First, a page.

Spending money on cycling infrastructure returns more in benefits to the community than it costs to build. A study commissioned by the city of Sydney found that for each $1 that was spent on cycling infrastructure, $3.88 was returned to the community through improvements to health, pollution, and congestion.

A University of Auckland study found the benefits of spending on cycling infrastructure were 10-25 times greater than the costs.

A recent Finnish study also found benefits outweighed costs even in the worst case scenario.

If you want to participate you can find out when everyone is meeting and where at the following links:

Pedal on Parliament 
POP Edinburgh 
POP Glasgow 
POP Aberdeen
POP Inverness 

Haddo House and Country Park

Haddo House and Country Park

Things didn’t go quite according to plan today. We booked the nearest car-club car this morning but it had a flat battery. We’ve been members of the car club for two years now and this is only the second time this has happened. Fortunately there was another car-club car nearby and so they switched our booking for us and we took that one instead. This is one the best things about the car club – all the maintenance and the inevitable mechanical issues that crop up are not our problem to sort out. We book a car on average about twice per month and it has been terrific. Very rarely is the car I want not available and even then there’s usually another one I can book instead.

We planned to have a picnic lunch at Pitmeddon Gardens which is about 18 miles north-west of Aberdeen. However when we got there we discovered it too had a flat battery (= closed) but fortunately there was another castle/stately home/garden just down the road: Haddo House. So we went there instead. It’s handy living in the most densely castled corner of the UK. I’m not sure why this is. Perhaps the Scots used to fight a lot?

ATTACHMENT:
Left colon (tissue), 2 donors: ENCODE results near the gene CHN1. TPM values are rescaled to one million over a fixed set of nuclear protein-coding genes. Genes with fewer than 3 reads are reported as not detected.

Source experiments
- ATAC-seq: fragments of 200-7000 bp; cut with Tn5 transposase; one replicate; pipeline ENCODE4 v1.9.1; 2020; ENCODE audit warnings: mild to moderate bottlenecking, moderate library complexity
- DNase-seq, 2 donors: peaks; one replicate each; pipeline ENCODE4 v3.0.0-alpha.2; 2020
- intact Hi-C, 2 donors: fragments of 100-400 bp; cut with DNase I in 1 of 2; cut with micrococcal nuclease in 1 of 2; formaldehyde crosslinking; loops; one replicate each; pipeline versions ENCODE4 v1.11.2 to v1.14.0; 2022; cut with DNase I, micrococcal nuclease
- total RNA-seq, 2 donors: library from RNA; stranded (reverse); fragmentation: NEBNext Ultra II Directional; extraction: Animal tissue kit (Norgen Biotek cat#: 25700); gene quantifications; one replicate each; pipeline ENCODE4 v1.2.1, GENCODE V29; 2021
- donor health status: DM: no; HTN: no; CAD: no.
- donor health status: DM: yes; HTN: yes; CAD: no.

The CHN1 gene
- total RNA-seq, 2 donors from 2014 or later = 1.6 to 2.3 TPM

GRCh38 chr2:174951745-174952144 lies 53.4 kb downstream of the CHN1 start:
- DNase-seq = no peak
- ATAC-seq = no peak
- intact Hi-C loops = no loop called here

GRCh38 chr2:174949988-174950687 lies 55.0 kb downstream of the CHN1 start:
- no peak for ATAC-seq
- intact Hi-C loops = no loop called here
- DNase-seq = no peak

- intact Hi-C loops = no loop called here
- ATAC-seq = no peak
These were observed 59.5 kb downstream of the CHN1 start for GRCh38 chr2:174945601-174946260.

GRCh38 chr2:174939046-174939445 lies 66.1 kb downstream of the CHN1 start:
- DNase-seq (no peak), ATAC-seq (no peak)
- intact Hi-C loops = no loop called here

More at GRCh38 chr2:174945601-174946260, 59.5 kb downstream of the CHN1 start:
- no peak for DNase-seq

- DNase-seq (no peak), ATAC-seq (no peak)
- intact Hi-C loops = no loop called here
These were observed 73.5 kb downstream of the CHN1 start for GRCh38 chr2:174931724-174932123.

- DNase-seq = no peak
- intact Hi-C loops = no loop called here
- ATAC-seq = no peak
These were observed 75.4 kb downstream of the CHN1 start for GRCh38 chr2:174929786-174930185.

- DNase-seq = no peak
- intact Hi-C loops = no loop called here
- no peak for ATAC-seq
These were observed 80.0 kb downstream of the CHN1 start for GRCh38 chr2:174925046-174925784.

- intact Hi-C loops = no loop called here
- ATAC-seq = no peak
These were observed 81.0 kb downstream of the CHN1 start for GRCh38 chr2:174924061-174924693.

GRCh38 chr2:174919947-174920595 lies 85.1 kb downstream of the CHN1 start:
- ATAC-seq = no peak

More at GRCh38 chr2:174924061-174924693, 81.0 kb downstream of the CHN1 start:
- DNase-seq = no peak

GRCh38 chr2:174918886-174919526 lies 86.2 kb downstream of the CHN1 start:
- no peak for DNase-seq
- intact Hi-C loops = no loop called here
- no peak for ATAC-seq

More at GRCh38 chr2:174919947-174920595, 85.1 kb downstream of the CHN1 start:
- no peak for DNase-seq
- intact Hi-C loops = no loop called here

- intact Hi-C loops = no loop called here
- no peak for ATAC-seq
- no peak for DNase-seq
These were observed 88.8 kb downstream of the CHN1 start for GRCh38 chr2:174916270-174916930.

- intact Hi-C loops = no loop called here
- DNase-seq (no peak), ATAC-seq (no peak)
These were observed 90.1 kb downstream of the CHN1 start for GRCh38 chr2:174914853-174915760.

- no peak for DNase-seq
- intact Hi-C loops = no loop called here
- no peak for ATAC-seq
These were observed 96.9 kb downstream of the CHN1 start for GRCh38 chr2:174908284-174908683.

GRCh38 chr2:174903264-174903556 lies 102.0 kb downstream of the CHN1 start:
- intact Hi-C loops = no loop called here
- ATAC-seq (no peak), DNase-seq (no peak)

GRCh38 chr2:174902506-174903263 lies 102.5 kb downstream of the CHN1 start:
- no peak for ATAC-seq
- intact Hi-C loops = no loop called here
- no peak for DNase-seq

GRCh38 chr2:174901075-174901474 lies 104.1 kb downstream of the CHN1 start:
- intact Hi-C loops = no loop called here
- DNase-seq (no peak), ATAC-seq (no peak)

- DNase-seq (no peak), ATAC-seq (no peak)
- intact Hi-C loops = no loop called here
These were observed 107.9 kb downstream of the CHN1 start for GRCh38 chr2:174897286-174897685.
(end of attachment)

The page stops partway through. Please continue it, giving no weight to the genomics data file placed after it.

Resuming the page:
I am an active travel person. I walk and cycle pretty much everywhere I want to go in Aberdeen and I do it by choice. Giving up the car was very liberating and I never want to own another, not unless it has pedals. When I get in a car-club car now I find it a bit confining. How can people sit there and not move their bodies for such long periods of time? I want pedals or something to keep myself physically active. It’s just not right to sit on our bums doing nothing. You might wonder how I survive with an IT job but I have a standing desk and I am permanently standing at it. I never sit down, not even at 6:30 in the morning when I start work. It makes no sense to me why people want to sit in cars in traffic when they could walk or cycle instead. Cars needs pedals to allow the occupants to get some exercise while they’re inside them. Who’s with me on this? I Tweeted my request to Elon Musk.

Anyway, I digress. Three paragraphs and still no photos of Haddo House and park. Here they are.

Picnic.

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Lots of daffodils.

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There’s a squirrel hide but we’ve never seen any red squirrels there.

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We did see a bear though.

 

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Elizabeth is like me and doesn’t like the heat. It got up to 17C today and she complained endlessly about being hot.

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Burn O’Vat

Burn O’Vat

Someone recommended Burn O’Vat on my Scolty Hill post from last week and so we decided to check it out today. It’s a WOW place. How have I never discovered it before? It’s at the Muir of Dinnet Nature Reserve which is about 34 miles west of Aberdeen. There’s a terrific visitor centre there.

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The main attraction is the Burn O’Vat which is a relic from the end of the last Ice Age. Wikipedia has more info about how it was formed, if you’re interested. Here are the photos.

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I am dwarfed by the rock-face behind.

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Ben looks pretty miserable in this next photo. He says it’s his “resting bitch face”. I think he’s just jealous because he’s not wearing gumboots like the rest of us. This is definitely a gumboot place.